The existence of a substrate-sensitive equilibrium between high spin (S=5/2) and low spin (S=1/2) ferric iron is a well-established phenomenon in the cytochrome P450 (CYP) superfamily, although its origins are still a subject of discussion. A series of mutations that strongly perturb the spin state equilibrium in the camphor hydroxylase CYP101A1 were recently described (Colthart et al., Sci. Rep. 6, 22035 (2016)). Wild type CYP101A1 as well as some CYP101A1 mutants are herein shown to be capable of catalyzing the reduction of nitroacetophenones by NADH to the corresponding anilino compounds (nitroreductase or NRase activity). The distinguishing characteristic between those mutants that catalyze the reduction and those that cannot appears to be the extent to which residual high spin form exists in the absence of the native substrate d-camphor, with those showing the largest spin state shifts upon camphor binding also exhibiting NRase activity. Optical and EPR spectroscopy was used to further examine these phenomena. These results suggest that reduction of nitroaromatics may provide a useful probe of residual high spin states in the CYP superfamily. This article is part of a Special Issue entitled: Cytochrome P450 biodiversity and biotechnology, edited by Erika Plettner, Gianfranco Gilardi, Luet Wong, Vlada Urlacher, Jared Goldstone.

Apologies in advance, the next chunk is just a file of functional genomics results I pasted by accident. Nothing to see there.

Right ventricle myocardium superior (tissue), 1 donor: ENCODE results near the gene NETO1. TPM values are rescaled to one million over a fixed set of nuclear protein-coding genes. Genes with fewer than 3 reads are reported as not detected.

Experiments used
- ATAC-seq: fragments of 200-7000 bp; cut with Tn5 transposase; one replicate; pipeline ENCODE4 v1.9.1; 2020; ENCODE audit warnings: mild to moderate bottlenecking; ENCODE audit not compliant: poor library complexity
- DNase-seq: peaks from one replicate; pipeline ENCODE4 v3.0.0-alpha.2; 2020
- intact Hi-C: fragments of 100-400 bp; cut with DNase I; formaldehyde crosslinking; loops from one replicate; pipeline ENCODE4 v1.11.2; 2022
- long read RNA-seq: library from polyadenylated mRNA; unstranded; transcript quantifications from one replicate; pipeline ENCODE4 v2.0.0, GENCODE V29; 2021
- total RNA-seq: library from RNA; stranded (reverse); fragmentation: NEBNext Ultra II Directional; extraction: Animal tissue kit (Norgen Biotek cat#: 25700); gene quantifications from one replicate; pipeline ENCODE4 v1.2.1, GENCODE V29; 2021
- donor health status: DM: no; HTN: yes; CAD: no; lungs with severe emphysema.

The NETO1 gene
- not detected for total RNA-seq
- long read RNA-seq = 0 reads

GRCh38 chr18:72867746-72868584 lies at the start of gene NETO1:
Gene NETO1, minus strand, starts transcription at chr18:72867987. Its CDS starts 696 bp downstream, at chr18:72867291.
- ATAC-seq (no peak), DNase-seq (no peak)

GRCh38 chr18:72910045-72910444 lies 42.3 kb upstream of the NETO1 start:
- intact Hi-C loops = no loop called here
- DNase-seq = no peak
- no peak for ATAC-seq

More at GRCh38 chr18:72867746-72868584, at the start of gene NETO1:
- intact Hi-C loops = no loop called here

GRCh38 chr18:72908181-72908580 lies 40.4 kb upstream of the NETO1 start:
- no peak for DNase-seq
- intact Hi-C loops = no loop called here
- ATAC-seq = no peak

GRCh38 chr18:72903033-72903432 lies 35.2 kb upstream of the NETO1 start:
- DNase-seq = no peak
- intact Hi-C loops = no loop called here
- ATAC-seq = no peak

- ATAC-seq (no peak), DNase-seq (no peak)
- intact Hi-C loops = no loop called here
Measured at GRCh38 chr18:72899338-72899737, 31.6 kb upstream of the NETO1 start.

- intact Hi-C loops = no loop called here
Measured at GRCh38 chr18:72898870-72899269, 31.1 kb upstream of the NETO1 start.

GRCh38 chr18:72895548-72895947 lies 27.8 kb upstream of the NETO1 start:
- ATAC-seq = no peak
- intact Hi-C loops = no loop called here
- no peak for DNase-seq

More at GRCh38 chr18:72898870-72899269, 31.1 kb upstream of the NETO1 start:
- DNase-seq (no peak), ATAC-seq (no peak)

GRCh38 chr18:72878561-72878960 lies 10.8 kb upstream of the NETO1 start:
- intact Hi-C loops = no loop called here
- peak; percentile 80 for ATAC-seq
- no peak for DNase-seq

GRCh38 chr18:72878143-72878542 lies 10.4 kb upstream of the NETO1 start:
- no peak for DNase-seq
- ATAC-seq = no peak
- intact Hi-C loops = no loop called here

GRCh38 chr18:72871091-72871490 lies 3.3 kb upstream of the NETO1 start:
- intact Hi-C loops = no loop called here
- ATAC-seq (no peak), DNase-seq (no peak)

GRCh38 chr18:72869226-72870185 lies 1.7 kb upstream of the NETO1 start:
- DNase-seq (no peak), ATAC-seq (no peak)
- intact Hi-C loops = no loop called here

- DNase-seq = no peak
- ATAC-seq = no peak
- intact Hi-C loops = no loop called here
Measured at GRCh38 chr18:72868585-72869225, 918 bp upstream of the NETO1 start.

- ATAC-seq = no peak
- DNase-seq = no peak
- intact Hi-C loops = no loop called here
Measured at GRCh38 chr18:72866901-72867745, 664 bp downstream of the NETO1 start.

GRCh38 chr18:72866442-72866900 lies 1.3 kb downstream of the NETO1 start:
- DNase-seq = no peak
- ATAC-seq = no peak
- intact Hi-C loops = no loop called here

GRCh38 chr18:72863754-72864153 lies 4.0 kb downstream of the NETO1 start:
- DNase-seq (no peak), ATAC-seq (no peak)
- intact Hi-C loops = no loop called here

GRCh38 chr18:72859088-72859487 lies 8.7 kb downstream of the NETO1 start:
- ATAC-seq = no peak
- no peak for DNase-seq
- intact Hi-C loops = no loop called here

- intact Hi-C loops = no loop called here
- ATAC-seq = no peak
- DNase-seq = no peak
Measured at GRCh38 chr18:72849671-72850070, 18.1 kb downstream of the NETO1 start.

Keywords: Electron paramagnetic resonance; Heme protein; Substrate recognition.
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